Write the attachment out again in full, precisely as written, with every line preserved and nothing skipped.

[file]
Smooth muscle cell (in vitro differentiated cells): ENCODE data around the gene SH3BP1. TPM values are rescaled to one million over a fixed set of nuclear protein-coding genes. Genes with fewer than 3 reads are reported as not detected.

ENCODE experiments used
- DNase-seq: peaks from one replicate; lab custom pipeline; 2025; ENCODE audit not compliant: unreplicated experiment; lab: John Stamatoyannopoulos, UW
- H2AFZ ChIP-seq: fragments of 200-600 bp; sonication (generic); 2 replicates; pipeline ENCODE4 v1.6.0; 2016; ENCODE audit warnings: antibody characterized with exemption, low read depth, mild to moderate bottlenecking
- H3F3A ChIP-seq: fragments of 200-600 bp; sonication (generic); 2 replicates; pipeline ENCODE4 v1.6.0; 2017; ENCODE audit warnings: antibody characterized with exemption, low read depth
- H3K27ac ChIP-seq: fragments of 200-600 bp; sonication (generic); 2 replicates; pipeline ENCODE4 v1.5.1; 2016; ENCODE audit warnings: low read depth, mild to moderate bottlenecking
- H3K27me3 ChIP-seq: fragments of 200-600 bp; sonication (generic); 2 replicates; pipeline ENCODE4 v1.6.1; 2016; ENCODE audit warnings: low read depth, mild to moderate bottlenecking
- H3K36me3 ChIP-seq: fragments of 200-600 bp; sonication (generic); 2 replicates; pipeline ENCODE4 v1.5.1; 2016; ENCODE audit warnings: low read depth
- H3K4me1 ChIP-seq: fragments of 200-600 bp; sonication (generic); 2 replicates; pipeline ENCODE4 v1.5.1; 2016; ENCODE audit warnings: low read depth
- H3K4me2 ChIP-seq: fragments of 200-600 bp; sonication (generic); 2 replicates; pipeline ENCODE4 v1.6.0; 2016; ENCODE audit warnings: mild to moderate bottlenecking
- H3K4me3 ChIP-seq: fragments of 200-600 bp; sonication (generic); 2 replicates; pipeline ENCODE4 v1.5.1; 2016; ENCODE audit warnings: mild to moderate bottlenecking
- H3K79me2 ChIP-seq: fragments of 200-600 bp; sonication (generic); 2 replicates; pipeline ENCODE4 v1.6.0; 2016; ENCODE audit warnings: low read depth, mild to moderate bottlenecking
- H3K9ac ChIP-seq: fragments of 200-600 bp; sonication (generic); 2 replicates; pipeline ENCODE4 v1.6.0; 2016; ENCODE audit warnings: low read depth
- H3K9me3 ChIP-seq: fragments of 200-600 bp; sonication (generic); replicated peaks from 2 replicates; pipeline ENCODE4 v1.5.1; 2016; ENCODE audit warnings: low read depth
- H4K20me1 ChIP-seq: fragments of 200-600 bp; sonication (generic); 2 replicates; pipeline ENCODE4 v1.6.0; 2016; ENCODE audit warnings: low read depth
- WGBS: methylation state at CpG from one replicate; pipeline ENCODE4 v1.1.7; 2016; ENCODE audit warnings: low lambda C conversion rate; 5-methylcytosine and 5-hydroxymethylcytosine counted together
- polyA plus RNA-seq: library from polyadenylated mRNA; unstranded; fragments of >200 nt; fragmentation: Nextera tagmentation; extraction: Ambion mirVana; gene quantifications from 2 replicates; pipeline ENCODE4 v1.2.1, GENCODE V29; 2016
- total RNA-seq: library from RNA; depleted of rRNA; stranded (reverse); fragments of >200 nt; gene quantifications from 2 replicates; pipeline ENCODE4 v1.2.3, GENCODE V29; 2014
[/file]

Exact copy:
Smooth muscle cell (in vitro differentiated cells): ENCODE data around the gene SH3BP1. TPM values are rescaled to one million over a fixed set of nuclear protein-coding genes. Genes with fewer than 3 reads are reported as not detected.

ENCODE experiments used
- DNase-seq: peaks from one replicate; lab custom pipeline; 2025; ENCODE audit not compliant: unreplicated experiment; lab: John Stamatoyannopoulos, UW
- H2AFZ ChIP-seq: fragments of 200-600 bp; sonication (generic); 2 replicates; pipeline ENCODE4 v1.6.0; 2016; ENCODE audit warnings: antibody characterized with exemption, low read depth, mild to moderate bottlenecking
- H3F3A ChIP-seq: fragments of 200-600 bp; sonication (generic); 2 replicates; pipeline ENCODE4 v1.6.0; 2017; ENCODE audit warnings: antibody characterized with exemption, low read depth
- H3K27ac ChIP-seq: fragments of 200-600 bp; sonication (generic); 2 replicates; pipeline ENCODE4 v1.5.1; 2016; ENCODE audit warnings: low read depth, mild to moderate bottlenecking
- H3K27me3 ChIP-seq: fragments of 200-600 bp; sonication (generic); 2 replicates; pipeline ENCODE4 v1.6.1; 2016; ENCODE audit warnings: low read depth, mild to moderate bottlenecking
- H3K36me3 ChIP-seq: fragments of 200-600 bp; sonication (generic); 2 replicates; pipeline ENCODE4 v1.5.1; 2016; ENCODE audit warnings: low read depth
- H3K4me1 ChIP-seq: fragments of 200-600 bp; sonication (generic); 2 replicates; pipeline ENCODE4 v1.5.1; 2016; ENCODE audit warnings: low read depth
- H3K4me2 ChIP-seq: fragments of 200-600 bp; sonication (generic); 2 replicates; pipeline ENCODE4 v1.6.0; 2016; ENCODE audit warnings: mild to moderate bottlenecking
- H3K4me3 ChIP-seq: fragments of 200-600 bp; sonication (generic); 2 replicates; pipeline ENCODE4 v1.5.1; 2016; ENCODE audit warnings: mild to moderate bottlenecking
- H3K79me2 ChIP-seq: fragments of 200-600 bp; sonication (generic); 2 replicates; pipeline ENCODE4 v1.6.0; 2016; ENCODE audit warnings: low read depth, mild to moderate bottlenecking
- H3K9ac ChIP-seq: fragments of 200-600 bp; sonication (generic); 2 replicates; pipeline ENCODE4 v1.6.0; 2016; ENCODE audit warnings: low read depth
- H3K9me3 ChIP-seq: fragments of 200-600 bp; sonication (generic); replicated peaks from 2 replicates; pipeline ENCODE4 v1.5.1; 2016; ENCODE audit warnings: low read depth
- H4K20me1 ChIP-seq: fragments of 200-600 bp; sonication (generic); 2 replicates; pipeline ENCODE4 v1.6.0; 2016; ENCODE audit warnings: low read depth
- WGBS: methylation state at CpG from one replicate; pipeline ENCODE4 v1.1.7; 2016; ENCODE audit warnings: low lambda C conversion rate; 5-methylcytosine and 5-hydroxymethylcytosine counted together
- polyA plus RNA-seq: library from polyadenylated mRNA; unstranded; fragments of >200 nt; fragmentation: Nextera tagmentation; extraction: Ambion mirVana; gene quantifications from 2 replicates; pipeline ENCODE4 v1.2.1, GENCODE V29; 2016
- total RNA-seq: library from RNA; depleted of rRNA; stranded (reverse); fragments of >200 nt; gene quantifications from 2 replicates; pipeline ENCODE4 v1.2.3, GENCODE V29; 2014